Volcanic Tsunamis – January 15, 2020
Just a few days ago, on January 12, 2020, the Taal volcano erupted, sending ash 9 miles into the sky and forcing the evacuation of thousands of people on the island of Luzon in the Philippines. The steam-driven eruption was followed by a gushing lava fountain and the volcano is still emitting large amounts of toxic sulfur dioxide into the air. Volcanic activity remains at a level 4 (out of 5), meaning another explosive eruption could occur in the next few days.
According to the Smithsonian’s volcanism website (https://volcano.si.edu/volcano.cfm?vn=273070), Taal has been quiet for over 40 years. It experienced frequent eruptions from the mid-1960s until 1977, and nothing major until now.
The Taal volcano sits on a large lake. The worry is that another sudden eruption could create a dangerous “volcanic tsunami”, swamping nearby towns and villages. According to the International Tsunami Information Center, tsunamis like these happen rarely and can be caused by “a volcano’s slope failure, or more likely by a phreatomagmatic explosion and collapse/engulfment of the volcanic magmatic chambers.” Meaning, it would take something major. But, it has happened before.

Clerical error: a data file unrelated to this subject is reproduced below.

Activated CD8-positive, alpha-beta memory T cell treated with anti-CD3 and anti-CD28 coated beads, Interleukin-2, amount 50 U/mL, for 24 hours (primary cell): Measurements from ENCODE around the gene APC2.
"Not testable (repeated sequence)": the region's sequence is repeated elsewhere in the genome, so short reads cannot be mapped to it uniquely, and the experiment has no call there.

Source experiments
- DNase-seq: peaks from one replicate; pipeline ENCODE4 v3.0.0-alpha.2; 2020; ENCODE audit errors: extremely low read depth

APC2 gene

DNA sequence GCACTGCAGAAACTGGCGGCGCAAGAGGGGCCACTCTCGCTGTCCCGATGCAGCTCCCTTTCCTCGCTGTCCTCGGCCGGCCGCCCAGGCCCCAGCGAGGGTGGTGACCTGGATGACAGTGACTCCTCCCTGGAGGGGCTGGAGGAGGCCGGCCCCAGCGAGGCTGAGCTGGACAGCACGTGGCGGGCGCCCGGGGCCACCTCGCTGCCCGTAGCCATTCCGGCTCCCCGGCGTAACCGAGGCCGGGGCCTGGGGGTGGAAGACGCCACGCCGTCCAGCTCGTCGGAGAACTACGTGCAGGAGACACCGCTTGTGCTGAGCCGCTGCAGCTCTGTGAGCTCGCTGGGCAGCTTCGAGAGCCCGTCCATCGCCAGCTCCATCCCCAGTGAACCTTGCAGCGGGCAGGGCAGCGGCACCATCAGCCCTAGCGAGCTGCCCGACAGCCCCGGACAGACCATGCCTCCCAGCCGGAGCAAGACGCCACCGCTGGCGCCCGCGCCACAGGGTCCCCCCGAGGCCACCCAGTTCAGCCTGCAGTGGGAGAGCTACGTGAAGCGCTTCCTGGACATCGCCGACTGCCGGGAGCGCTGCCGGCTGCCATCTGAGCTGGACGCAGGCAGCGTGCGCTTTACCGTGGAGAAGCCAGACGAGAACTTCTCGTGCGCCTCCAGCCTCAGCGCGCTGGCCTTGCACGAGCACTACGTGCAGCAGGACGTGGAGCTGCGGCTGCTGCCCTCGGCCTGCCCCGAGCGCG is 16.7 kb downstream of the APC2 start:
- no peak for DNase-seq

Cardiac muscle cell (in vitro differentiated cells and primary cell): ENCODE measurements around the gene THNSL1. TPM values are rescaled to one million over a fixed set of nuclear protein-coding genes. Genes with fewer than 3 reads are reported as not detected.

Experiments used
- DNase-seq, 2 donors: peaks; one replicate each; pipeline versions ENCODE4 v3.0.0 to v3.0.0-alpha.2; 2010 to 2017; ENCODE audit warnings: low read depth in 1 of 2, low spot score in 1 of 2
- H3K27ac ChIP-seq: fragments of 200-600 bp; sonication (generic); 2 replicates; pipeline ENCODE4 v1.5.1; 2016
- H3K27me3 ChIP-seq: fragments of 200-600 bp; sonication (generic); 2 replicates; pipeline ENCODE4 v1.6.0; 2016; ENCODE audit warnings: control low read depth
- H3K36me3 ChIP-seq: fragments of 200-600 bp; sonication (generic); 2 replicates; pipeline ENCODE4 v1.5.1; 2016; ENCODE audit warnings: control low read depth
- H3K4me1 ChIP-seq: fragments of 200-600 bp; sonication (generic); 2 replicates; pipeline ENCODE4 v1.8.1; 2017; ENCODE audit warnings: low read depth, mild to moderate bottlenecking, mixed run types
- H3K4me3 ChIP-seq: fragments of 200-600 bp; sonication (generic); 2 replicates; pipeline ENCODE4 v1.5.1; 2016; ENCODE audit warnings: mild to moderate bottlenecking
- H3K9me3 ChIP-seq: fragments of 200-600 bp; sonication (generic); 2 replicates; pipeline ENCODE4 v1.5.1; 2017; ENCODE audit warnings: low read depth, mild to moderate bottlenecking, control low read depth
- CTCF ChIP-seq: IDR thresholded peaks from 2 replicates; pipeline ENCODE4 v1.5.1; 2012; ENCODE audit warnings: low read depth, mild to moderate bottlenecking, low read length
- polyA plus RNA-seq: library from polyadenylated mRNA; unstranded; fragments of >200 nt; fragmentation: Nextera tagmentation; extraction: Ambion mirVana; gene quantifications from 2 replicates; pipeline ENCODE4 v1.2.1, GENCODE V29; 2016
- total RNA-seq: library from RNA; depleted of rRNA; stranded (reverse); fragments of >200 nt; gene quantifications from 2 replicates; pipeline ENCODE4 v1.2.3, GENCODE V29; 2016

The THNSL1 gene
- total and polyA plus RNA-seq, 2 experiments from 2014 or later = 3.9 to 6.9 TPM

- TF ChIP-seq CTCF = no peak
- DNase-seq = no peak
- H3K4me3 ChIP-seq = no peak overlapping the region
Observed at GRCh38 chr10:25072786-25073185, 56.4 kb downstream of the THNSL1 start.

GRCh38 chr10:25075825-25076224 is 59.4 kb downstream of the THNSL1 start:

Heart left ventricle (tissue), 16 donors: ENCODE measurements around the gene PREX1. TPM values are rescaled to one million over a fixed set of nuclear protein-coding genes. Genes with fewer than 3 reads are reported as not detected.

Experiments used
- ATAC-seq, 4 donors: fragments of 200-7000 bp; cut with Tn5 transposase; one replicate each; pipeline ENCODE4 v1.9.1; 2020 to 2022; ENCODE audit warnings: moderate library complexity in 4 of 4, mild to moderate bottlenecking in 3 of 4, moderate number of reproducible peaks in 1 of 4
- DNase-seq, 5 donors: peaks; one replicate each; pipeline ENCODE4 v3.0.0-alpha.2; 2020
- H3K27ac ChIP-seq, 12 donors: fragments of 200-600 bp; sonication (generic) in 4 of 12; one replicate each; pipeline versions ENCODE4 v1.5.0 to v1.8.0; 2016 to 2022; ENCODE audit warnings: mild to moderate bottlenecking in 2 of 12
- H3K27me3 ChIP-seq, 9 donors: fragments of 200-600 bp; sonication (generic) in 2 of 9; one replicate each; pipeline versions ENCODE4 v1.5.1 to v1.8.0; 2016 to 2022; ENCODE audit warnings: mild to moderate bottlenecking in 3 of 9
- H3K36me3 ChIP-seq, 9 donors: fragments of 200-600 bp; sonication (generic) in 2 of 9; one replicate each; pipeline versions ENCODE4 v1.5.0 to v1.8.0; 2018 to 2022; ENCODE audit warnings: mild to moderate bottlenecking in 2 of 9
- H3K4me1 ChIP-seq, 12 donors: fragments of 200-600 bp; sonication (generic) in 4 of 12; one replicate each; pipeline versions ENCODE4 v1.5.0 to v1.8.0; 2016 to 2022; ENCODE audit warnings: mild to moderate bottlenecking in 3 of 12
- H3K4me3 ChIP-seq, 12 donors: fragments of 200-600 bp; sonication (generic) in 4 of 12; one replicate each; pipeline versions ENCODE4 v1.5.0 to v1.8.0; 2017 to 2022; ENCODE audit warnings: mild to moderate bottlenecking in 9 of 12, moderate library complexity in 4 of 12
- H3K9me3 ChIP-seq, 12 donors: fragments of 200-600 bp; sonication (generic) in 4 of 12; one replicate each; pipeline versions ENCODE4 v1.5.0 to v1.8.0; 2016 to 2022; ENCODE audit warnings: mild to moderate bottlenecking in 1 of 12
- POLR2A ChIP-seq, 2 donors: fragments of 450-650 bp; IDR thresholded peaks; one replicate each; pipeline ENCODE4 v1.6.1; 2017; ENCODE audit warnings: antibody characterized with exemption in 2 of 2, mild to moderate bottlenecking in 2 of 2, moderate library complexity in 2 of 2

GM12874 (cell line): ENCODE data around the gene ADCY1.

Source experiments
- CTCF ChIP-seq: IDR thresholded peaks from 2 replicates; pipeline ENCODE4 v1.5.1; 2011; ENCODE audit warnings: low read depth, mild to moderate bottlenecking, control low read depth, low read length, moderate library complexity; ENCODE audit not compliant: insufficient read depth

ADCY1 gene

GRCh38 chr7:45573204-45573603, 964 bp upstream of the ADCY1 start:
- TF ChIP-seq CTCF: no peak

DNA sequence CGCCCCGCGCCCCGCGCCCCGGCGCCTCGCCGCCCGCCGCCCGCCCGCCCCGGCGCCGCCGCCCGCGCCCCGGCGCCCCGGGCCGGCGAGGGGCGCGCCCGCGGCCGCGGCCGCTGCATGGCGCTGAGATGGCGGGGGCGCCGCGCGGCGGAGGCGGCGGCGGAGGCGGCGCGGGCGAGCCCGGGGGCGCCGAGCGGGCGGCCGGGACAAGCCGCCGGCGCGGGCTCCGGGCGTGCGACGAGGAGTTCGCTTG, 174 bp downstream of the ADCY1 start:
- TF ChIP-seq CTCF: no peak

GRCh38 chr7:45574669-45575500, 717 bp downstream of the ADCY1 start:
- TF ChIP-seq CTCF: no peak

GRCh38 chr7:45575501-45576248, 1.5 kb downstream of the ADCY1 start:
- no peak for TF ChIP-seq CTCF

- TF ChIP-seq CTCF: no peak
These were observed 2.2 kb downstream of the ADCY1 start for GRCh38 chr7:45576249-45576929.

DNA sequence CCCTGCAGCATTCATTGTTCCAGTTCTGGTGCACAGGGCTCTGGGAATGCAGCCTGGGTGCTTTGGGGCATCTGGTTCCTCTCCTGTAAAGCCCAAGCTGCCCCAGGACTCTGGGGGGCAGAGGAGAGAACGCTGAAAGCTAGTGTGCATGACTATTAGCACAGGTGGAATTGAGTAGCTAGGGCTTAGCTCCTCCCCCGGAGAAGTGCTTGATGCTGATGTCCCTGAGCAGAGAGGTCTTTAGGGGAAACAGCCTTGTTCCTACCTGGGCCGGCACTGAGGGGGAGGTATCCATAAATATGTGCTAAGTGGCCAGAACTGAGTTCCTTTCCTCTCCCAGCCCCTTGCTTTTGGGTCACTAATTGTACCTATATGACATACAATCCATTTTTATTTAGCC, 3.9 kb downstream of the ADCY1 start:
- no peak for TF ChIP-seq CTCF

Arguably the largest and most destructive was the explosion and collapse of Krakatoa in Indonesia on August 26, 1883. Waves that reached 135 feet destroyed coastal towns and villages in both Java and Sumatra, killing almost 40,000 people.
photo: MALIZ ONG has released this “Taal Volcano In The Philippines 3” image under Public Domain license, CC0 Public Domain